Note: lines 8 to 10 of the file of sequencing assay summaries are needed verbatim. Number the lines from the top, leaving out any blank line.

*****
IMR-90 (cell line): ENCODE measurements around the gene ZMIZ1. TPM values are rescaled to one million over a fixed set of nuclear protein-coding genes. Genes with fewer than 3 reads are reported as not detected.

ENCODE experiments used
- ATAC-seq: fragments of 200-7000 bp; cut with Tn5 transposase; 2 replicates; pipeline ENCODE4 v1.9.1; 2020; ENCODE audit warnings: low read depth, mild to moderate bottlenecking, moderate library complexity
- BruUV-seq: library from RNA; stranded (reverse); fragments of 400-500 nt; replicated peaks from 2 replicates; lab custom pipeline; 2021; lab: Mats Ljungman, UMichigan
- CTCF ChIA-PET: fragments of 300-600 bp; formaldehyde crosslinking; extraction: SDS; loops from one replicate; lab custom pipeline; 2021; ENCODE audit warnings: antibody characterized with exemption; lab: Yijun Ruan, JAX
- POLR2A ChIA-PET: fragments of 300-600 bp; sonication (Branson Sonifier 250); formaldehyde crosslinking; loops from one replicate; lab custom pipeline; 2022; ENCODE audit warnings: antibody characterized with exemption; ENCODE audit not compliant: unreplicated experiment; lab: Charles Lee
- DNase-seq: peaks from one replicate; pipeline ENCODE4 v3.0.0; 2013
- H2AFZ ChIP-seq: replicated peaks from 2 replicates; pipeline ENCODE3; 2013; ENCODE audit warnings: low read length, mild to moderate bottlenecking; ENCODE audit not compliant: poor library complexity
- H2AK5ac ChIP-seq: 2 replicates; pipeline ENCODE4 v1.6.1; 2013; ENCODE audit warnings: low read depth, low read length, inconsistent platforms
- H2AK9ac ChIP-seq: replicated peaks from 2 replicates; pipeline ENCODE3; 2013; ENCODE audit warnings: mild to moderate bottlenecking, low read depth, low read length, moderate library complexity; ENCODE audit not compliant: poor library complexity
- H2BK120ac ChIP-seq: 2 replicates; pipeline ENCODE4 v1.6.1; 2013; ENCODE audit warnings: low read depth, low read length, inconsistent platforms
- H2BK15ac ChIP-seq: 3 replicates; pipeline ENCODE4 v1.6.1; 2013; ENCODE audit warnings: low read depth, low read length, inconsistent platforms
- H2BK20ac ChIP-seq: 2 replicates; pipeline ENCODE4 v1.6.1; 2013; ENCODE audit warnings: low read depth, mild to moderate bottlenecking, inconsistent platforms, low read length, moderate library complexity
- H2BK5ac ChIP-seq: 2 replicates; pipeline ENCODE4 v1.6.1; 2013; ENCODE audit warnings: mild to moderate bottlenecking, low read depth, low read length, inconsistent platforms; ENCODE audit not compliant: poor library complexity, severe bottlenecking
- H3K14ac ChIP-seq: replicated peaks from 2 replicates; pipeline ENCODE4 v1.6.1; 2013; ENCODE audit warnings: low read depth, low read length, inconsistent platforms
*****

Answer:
- H2AFZ ChIP-seq: replicated peaks from 2 replicates; pipeline ENCODE3; 2013; ENCODE audit warnings: low read length, mild to moderate bottlenecking; ENCODE audit not compliant: poor library complexity
- H2AK5ac ChIP-seq: 2 replicates; pipeline ENCODE4 v1.6.1; 2013; ENCODE audit warnings: low read depth, low read length, inconsistent platforms
- H2AK9ac ChIP-seq: replicated peaks from 2 replicates; pipeline ENCODE3; 2013; ENCODE audit warnings: mild to moderate bottlenecking, low read depth, low read length, moderate library complexity; ENCODE audit not compliant: poor library complexity